People – Who Packs Your Parachutes?

Have we ever thought of people who might pack our ‘parachutes’? Let us learn from this story:

Charles Plumb was a US Navy jet pilot in Vietnam.

After 75 combat missions, his plane was destroyed by a surface-to-air missile. Plumb ejected and parachuted into enemy hands.
He was captured and spent 6 years in a communist Vietnamese prison.

He survived the ordeal and now lectures on lessons learned from that experience!
One day, when Plumb and his wife were sitting in a restaurant, a man at
another table came up and said, “You’re Plumb! You flew jet fighters in
Vietnam from the aircraft carrier Kitty Hawk. You were shot down!”

“How in the world did you know that?” asked Plumb.

“I packed your parachute,” the man replied.
Plumb gasped in surprise and gratitude.

The man pumped his hand and said,
“I guess it worked!”

Plumb assured him,
“It sure did. If your chute hadn’t worked,
I wouldn’t be here today.”

Plumb couldn’t sleep that night, thinking about that man.

Plumb says, “I kept wondering what he had looked like in a Navy uniform:

a white hat; a bib in the back; and bell-bottom trousers.

I wonder how many times I might have seen him and not even said
‘Good morning, how are you?’ or anything because, you see, I was a
fighter pilot and he was just a sailor.”

Plumb thought of the many hours the sailor had spent at a long
wooden table in the bowels of the ship, carefully weaving the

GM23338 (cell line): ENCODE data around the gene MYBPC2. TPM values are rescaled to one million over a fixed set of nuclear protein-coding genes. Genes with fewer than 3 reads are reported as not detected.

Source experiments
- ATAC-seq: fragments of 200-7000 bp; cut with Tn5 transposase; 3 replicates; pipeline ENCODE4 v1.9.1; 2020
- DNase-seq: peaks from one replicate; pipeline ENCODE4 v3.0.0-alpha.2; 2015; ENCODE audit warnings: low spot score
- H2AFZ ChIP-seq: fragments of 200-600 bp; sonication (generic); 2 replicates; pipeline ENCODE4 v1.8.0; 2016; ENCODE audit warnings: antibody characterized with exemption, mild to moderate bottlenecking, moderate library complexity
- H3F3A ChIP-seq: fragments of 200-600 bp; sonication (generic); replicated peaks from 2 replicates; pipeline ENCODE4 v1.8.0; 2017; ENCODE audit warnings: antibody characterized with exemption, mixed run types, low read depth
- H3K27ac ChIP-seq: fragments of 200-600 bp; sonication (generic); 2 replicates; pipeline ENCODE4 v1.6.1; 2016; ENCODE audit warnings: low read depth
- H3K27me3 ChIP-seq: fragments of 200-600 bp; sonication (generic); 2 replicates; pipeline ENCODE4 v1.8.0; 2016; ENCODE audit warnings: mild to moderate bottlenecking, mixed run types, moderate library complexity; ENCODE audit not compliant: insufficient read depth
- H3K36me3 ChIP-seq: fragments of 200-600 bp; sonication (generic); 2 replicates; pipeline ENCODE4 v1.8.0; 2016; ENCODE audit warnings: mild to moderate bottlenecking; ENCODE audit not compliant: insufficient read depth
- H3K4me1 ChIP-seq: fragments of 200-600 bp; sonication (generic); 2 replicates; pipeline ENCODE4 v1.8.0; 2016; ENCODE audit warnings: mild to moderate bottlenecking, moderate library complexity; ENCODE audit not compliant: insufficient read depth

shrouds and folding the silks of each chute, holding in his hands each time
the fate of someone he didn’t know.

Now, Plumb asks his audience,
“Who’s packing your parachute?”

Everyone has someone who provides what they need to make it through the day.
He also points out that he needed many kinds of parachutes when his plane
was shot down over enemy territory-he needed his physical parachute, his
mental parachute, his emotional parachute, and his spiritual parachute.
He called on all these supports before reaching safety.

Sometimes in the daily challenges that life gives us, we miss what is
really important.

We may fail to say hello, please, or thank you, congratulate someone
on something wonderful that has happened to them, give a compliment, or
just do something nice for no reason. As you go through this week, this
month, this year, recognize people who pack your parachutes.

I am sending you this as my way of thanking you for your part in
packing my parachute. And I hope you will send it on to those
who have helped pack yours!

p/s: LOVE EVERYONE Daaaaaaaaaaaa

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